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Book Discussion: Itamar Mann’s “Humanity at Sea: Maritime Migration and the Foundations of International Law”

Published on August 2, 2017        Author: 

The blog is happy to announce that over the next few days, we will host a discussion of Itamar Mann’s ‘Humanity Sea: Maritime Migration and the Foundations of International Law‘.

Itamar is a senior lecturer at the University of Haifa, Faculty of Law, where he teaches and researches in the areas of public international law, political theory, human rights, migration and refugee law, and environmental law. He is also a legal advisor for the Global Legal Action Network.

We will kick of the discussion this afternoon with an introduction by the author. Over the next few days, we will have posts on the book from Jaya Ramji-Nogales, Umut ÖzsuChantal Thomas, and Thomas Gammeltoft-Hansen. Itamar will then bring the discussion to a close with his concluding remarks.

We are grateful to all of the participants for agreeing to have this discussion here. Readers are invited to join in- comments will of course be open on all posts.

 

 

Book Discussion on Miles Jackson’s “Complicity in International Law”

Published on April 11, 2017        Author: 

The blog is happy to announce that over the next few days, we will host a discussion on Miles Jackson’s book, Complicity in International Law.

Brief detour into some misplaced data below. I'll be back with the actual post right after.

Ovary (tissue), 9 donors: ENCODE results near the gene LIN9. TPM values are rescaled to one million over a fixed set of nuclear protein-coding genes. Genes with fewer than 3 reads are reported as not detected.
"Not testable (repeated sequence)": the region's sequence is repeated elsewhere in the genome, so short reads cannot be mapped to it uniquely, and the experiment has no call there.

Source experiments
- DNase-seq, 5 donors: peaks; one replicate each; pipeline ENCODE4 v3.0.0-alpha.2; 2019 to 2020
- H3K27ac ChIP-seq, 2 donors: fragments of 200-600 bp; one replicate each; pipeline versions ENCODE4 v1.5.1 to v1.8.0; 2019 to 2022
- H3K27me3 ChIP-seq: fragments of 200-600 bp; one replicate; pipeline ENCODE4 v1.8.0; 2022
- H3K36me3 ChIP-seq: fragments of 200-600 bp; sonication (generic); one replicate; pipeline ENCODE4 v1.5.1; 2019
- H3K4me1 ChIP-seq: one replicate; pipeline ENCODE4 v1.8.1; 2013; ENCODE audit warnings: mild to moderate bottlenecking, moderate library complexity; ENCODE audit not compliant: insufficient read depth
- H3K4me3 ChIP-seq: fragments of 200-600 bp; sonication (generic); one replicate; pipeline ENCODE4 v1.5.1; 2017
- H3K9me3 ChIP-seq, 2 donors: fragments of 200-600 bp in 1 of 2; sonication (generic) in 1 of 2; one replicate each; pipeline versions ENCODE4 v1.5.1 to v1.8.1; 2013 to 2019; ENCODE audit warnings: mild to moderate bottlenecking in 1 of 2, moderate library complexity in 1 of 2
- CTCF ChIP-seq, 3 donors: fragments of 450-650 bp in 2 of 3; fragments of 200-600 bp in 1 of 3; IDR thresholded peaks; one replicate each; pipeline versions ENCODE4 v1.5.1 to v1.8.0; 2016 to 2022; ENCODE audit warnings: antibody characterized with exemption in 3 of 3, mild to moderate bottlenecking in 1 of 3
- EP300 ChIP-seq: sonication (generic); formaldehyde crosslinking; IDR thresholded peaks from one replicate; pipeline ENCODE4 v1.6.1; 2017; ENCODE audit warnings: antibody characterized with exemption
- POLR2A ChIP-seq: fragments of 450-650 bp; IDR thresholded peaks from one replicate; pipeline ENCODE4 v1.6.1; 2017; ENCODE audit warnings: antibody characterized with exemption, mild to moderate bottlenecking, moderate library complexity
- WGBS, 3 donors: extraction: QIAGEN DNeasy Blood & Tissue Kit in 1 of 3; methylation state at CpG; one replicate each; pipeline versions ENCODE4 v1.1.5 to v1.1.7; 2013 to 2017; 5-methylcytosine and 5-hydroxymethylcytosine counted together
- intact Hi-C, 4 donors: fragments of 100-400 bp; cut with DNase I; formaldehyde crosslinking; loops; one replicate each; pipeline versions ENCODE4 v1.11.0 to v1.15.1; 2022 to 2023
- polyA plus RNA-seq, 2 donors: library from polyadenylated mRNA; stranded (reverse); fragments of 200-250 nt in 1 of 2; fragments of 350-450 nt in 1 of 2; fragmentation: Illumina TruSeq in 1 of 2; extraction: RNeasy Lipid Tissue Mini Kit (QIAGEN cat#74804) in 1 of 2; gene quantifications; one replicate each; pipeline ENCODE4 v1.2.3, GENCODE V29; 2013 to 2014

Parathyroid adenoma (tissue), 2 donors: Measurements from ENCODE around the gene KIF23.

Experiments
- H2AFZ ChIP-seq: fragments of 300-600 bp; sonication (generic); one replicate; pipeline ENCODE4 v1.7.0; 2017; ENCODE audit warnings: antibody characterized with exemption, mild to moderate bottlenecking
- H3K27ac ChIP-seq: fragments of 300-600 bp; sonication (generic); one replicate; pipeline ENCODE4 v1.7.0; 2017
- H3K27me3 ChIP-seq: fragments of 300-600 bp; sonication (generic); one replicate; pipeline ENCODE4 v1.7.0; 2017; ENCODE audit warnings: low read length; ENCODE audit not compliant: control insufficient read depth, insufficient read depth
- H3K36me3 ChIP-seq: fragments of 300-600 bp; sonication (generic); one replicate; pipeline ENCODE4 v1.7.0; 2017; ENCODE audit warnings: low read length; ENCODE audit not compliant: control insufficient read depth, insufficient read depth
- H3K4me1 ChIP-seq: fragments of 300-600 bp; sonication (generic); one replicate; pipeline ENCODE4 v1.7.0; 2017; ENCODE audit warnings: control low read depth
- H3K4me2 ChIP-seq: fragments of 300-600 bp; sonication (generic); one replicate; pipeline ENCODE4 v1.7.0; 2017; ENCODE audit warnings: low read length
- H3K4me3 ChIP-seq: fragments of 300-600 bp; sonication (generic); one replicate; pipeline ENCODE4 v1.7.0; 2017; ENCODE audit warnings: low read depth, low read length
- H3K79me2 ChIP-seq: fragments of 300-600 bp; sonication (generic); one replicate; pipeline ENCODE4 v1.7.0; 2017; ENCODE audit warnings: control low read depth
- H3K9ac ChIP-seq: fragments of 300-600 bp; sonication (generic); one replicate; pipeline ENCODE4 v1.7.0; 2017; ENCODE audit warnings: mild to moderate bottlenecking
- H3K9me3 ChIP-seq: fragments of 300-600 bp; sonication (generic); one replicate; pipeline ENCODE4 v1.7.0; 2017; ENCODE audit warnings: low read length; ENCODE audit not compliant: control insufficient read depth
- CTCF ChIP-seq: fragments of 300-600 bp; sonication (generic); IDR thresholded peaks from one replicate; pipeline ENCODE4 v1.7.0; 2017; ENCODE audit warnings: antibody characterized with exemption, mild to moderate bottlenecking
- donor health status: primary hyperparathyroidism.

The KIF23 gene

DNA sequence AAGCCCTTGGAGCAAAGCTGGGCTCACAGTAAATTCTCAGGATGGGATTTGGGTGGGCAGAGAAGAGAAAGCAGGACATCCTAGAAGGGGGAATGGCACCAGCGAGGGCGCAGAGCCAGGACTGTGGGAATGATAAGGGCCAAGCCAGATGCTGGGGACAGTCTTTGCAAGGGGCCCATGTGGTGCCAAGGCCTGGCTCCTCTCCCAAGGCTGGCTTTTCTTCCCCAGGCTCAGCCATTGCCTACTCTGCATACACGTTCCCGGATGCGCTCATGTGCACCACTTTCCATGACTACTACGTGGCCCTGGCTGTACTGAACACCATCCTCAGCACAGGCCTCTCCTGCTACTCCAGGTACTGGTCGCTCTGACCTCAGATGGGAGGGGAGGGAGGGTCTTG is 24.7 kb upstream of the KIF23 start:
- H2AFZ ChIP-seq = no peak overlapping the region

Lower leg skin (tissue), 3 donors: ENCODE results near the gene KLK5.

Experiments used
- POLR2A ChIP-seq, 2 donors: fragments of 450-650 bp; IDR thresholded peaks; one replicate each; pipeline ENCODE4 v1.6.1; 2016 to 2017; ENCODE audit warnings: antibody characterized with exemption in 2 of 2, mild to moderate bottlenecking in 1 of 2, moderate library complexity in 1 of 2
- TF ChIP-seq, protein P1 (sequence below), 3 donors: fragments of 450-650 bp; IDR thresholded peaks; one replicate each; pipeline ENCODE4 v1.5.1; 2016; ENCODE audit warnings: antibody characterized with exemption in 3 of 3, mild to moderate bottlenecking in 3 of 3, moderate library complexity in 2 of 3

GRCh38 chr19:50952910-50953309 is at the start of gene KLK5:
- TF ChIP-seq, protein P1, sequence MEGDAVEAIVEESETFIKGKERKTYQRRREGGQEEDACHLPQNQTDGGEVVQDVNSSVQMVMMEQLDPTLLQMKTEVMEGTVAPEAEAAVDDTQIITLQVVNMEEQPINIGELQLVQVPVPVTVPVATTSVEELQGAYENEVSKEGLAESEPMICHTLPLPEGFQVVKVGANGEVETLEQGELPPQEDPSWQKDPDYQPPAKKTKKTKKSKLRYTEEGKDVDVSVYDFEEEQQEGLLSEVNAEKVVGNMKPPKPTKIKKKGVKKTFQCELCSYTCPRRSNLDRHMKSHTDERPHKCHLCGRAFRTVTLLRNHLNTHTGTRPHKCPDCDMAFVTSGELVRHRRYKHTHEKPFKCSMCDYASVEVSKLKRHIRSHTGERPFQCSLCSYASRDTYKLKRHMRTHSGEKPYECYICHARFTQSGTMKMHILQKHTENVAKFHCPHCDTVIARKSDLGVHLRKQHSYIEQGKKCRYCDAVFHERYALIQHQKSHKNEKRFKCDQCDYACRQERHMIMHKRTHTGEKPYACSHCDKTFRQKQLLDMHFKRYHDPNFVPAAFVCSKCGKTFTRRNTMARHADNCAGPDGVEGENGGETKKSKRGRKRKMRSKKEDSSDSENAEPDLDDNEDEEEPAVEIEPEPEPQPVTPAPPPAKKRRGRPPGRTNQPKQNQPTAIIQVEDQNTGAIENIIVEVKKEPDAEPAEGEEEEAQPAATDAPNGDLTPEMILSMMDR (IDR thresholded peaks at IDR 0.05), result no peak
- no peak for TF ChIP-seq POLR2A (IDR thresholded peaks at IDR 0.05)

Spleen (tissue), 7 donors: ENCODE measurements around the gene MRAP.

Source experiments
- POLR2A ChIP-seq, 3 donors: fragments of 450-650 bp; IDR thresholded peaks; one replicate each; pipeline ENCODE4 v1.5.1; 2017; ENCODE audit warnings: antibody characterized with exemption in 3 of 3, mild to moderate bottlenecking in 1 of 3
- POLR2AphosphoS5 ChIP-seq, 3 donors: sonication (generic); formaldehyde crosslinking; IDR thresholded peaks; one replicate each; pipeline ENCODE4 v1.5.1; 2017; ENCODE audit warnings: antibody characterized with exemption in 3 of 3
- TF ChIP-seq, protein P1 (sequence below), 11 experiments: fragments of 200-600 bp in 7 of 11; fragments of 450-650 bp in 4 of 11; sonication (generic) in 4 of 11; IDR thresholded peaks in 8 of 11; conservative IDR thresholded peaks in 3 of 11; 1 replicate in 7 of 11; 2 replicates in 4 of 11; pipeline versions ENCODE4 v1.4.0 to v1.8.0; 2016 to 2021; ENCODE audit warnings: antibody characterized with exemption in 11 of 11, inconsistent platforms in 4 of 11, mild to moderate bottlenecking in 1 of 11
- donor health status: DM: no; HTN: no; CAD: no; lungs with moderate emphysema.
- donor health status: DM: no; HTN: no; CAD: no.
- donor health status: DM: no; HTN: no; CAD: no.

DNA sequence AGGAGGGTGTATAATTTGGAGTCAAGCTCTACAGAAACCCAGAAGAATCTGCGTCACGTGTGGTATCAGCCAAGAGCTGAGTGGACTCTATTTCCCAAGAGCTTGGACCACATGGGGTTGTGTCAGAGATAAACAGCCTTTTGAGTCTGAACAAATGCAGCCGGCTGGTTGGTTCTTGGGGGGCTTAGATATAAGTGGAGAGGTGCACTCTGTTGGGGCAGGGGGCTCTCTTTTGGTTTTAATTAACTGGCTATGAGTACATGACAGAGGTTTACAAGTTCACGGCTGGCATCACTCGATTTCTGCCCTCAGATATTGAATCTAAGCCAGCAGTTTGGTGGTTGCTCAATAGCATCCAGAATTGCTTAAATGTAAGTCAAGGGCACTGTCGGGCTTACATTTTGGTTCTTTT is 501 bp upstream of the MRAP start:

Miles is a Departmental Lecturer at the University of Oxford. He will kick off the discussion tomorrow morning with an introductory post outlining the main arguments of his book. Comments by Elies van Sliedregt (Professor of International and Comparative Criminal Law at the University of Leeds), Helmut Philipp Aust (Professor of Law at the Freie Universität Berlin), and Elizabeth Wilmshurst (Distinguished Fellow, International Law, at Chatham House) will follow. Miles will bring the discussion to a close on Friday with a response to the comments.

We are grateful to all of the participants for agreeing to have this discussion here. Readers are invited to join in- comments will of course be open on all posts.

Filed under: EJIL Analysis
 
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ESIL Blog Symposium on ‘The Place of International Human Rights Law in Times of Crises’

Published on February 23, 2017        Author: 

Over the next week, we will be hosting a symposium on ‘The Place of International Human Rights Law in Times of Crisis’. The posts in this series arise out of a seminar held by the ESIL Interest Group on International Human Rights Law at the 2016 ESIL Annual Conference. In this blog symposium, six authors examine the place of IHRL in four crises: austerity, disaster, the migration ‘crisis’; and weapons transfer in conflict.

Later today, we will have an opening post by Lorna McGregor and Başak Çali. This will be followed by contributions from Jaya Ramji-Nogales and Ralph Wilde. On Tuesday, we will have a post by Christy Shucksmith followed by contributions from Elfin Askin and Charlotte Steinorth later in the week. The final post in the symposium will be by Gaëtan Cliquennois.

We thank all of those who have contributed to this fascinating symposium.

Filed under: Conference, Human Rights
 
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New EJIL:Live! Interview with Philippe Sands on his New Book, East West Street: On the Origins of Genocide and Crimes Against Humanity

Published on January 23, 2017        Author: